QC From our most valued construction help.  

The other 3 were not to bad. H kid was very helpful and put in all the 3/8ths lag bolts with the impact driver.  She also learned how to tie her hair back and secure loose clothing while running power tools (before any problems happened)  The forth still has chunks of stump after various attempts of removal by a few of us.  We left the assembly only missing one 6x6 post and half of the diagonal supports.  I figure give it some time to settle before we lock everything down.  We packed up and headed home at dark.  It was really an awesome weekend with everyone up at camp.
Burning out a broken ax handle.

Now I am getting ready for next weekends building.  The biggest hold ups are finding 5 inch decking screws.  I would rather purchase them locally, but it looks like amazon is my only option.  The second is for the rest of the equipment to come in for work.  (our floor)

Stacks of headers ready to be assembled up at camp
We had a limitation with the chop saw of 45 degree angles.  A few parts needed 52 degree angles we will need to chop them up at make it labs.

Parts that need a 52 degrees
Libby finished her Masters in Social Work degree at UNH and we all went to the hooding ceremony.  She had one Big Fan.

Glitter literally everywhere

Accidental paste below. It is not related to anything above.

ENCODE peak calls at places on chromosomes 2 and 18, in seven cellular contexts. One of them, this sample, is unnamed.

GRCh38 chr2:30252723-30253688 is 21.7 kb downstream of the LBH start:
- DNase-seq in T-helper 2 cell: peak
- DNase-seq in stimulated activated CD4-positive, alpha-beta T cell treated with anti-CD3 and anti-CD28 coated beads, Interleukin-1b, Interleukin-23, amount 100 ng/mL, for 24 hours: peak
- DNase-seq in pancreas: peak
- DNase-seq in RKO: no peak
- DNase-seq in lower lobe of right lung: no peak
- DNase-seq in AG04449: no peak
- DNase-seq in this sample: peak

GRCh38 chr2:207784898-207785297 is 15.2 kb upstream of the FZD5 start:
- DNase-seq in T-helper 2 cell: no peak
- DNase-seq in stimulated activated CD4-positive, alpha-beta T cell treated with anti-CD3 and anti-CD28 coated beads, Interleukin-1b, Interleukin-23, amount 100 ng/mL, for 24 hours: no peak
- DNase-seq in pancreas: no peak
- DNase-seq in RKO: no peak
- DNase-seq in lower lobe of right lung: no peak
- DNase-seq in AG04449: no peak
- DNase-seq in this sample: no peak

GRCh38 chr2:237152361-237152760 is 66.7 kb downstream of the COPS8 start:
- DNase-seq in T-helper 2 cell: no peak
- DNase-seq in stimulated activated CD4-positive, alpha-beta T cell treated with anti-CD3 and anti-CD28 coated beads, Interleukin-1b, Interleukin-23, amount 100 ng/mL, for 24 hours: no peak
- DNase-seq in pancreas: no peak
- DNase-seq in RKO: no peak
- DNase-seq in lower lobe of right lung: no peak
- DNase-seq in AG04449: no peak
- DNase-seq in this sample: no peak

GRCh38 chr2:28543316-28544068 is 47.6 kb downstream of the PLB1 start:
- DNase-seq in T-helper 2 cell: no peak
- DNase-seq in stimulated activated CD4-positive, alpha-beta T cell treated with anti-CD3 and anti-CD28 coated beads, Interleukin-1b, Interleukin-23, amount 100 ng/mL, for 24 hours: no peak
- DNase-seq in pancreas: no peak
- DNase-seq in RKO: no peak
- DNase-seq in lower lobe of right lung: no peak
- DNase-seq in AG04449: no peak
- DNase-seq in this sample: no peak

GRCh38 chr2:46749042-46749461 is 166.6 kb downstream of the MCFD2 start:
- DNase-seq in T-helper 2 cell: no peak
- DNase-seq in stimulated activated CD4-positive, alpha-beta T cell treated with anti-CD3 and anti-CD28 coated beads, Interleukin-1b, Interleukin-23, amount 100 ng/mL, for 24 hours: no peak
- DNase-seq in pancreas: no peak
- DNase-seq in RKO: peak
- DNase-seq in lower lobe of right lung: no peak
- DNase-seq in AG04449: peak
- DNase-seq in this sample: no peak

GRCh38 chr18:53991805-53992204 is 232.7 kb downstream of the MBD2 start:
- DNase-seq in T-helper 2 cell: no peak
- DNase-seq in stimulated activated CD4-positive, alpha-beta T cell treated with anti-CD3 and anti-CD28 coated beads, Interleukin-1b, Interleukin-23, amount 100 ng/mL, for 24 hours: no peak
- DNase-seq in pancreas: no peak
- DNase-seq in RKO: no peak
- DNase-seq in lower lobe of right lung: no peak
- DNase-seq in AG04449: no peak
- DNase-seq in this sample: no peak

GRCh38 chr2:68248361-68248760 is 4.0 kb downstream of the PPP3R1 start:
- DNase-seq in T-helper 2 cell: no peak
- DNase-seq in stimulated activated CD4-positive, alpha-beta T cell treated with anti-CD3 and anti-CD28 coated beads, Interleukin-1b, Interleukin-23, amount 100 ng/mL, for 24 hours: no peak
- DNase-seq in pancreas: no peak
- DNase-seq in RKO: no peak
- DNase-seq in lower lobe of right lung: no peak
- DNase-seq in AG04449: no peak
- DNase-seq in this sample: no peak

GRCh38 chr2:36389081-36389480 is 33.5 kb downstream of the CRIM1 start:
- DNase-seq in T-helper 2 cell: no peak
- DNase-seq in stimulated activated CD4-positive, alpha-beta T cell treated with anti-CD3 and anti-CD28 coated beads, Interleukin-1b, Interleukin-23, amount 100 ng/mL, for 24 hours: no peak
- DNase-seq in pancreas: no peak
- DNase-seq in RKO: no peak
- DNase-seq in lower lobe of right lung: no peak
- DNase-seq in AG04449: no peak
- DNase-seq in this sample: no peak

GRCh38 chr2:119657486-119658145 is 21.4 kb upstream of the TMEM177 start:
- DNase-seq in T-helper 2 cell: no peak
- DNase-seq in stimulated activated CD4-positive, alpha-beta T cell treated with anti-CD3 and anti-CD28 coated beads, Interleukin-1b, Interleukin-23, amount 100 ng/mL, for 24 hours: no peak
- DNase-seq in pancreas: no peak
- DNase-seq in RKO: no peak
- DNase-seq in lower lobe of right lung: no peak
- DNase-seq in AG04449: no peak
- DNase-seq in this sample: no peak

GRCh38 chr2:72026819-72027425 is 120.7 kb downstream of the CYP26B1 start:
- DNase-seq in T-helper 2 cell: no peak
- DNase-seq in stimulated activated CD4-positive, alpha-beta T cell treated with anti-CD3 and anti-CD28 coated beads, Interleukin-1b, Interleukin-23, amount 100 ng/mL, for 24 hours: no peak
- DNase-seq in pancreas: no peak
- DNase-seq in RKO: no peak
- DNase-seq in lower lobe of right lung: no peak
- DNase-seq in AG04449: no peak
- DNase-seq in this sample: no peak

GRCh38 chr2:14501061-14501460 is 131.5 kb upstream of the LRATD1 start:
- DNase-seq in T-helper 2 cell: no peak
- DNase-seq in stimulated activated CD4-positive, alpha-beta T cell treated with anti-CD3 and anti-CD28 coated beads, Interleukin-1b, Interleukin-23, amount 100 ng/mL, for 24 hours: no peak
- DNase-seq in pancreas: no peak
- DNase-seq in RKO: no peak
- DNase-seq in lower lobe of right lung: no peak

Libby and a classmate confused about what to do with no papers due the next week.
Libby's so Hood. Time to go help people.
 Sunday, we got up and headed to make it labs to turn one pile of wood into another pile of wood.  We started making all the wall sections.
Transferring the layout for all the studs bellow and above the windows.   

Libby cutting up a lot of lumber.  She cut out all the parts based on the cad model.

Chopping wood and making parts for our walls.  
 Libby is learning to use Spaceclaim (CAD) during the process.  I showed her how to measure parts for length and navigate in 3d.
Libby figuring out what to cut next.
We sorted all of the components on the floor.  This allowed us to make all the parts we needed to size and just assemble very easily.  Having a flexible work space like MakeIt Labs allows us to have a dry flat clean space and much easier to work with.

Parts in rows.  
The window wall sections would be over 220 pounds and 7 foot by 7 to 9 feet assembled.  Libby and I decided we can make it as a few smaller parts that will be easier to transport and easier handle for setup.

The look of a window wall section as it will assemble.

The exploded view of a window section broken down into a few parts.

All stacked up and ready to bring up to camp.  4 more and I will be ready to go.

All of the wall sections done and ready to go up to camp.  I just need to pick up 5 2x4's and tat should do it.
We might be this done next weekend. We might not.
 In theory this will all screw together very easily.  We will find out next weekend.  With any luck we will have all the walls and header up.